Encyclopedia of Early Modern History Online

Get access Subject: History

Executive editor of the English version: Andrew Colin Gow

The Encyclopedia of Early Modern History is the English edition of the German-language Enzyklopädie der Neuzeit. This 15-volume reference work, published in print between 2005 and 2012 and here available online, offers a multi-faceted view on the decisive era in European history stretching from ca. 1450 to ca. 1850 ce. in over 4,000 entries.
The perspective of this work is European. This is not to say that the rest of the World is ignored – on the contrary, the interaction between European and other cultures receives extensive attention.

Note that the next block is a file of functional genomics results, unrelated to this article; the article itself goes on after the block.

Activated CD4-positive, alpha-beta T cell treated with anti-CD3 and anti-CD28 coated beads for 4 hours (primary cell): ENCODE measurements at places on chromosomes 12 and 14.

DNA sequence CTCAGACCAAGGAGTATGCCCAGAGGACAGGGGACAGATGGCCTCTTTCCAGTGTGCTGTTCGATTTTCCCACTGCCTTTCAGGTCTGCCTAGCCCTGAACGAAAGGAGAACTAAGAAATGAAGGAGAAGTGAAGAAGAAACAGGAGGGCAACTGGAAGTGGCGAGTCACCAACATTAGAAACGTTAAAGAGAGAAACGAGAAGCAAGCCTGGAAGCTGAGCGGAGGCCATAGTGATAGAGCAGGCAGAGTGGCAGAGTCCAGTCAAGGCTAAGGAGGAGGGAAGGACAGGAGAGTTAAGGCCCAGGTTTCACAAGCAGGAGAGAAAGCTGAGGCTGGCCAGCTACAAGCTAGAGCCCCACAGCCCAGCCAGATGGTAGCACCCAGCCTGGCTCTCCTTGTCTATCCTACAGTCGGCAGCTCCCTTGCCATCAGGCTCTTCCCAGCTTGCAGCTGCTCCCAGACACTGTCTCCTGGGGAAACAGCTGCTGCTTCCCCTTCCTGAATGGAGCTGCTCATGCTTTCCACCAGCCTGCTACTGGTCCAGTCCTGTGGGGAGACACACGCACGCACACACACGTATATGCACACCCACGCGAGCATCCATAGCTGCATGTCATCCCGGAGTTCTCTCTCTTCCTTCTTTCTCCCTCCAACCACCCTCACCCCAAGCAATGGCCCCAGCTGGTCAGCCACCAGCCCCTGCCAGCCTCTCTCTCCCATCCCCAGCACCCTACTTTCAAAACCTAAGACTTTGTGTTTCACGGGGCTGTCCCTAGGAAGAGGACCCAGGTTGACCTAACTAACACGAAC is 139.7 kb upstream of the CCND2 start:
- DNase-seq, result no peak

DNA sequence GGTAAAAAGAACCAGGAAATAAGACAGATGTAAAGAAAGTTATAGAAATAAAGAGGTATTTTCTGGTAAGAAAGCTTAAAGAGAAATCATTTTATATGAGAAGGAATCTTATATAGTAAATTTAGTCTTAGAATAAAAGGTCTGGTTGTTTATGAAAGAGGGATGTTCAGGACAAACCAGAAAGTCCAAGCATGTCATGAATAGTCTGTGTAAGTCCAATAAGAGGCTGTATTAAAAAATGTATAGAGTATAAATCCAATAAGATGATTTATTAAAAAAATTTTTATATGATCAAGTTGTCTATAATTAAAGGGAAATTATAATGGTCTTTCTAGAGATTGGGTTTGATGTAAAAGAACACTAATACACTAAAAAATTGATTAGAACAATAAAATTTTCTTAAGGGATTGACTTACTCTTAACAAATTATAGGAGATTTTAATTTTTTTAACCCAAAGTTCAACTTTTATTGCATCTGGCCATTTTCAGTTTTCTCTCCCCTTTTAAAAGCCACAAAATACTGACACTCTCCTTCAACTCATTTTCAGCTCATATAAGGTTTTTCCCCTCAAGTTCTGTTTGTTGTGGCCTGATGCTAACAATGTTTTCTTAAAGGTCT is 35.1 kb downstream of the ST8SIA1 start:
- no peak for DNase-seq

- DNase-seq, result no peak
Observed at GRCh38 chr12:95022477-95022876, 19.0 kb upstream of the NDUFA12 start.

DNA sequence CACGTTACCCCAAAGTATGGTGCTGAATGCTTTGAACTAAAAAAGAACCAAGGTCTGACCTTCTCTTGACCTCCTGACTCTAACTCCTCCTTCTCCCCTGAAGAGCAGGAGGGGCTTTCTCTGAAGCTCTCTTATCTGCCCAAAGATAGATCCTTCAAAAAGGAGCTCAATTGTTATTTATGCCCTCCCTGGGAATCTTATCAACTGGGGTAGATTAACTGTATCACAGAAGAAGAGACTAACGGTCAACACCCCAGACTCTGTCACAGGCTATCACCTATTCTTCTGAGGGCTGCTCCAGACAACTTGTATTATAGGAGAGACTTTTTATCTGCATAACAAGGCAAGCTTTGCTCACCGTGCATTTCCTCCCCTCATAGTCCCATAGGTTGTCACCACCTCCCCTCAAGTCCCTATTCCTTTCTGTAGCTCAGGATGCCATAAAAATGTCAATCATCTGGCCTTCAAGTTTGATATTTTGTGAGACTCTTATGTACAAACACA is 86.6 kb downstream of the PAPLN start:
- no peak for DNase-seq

New articles will be added on a regular basis during the period of translation, for the complete German version see Enzyklopädie der Neuzeit Online.

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Macartney Embassy

(1,051 words)

Author(s): Mittag, Achim
1. Background and history “As your Ambassador can see for himself, we possess all things. I set no value on objects strange or ingenious, and have no use for your country’s manufactures” [3. 340] – this brusque dismissal of British hopes for a relaxation of trade conditions by the elderly Qianlong Emperor formed the centerpiece of the letter George Macartney was given at the end of his 1793 mission to the Chinese court to submit to King George III of Great Britain. Other British requests, also denied, concerned a permanent emba…
Date: 2019-10-14

Machiavellianism

(2,277 words)

Author(s): Zwierlein, Cornel | Meyer, Annette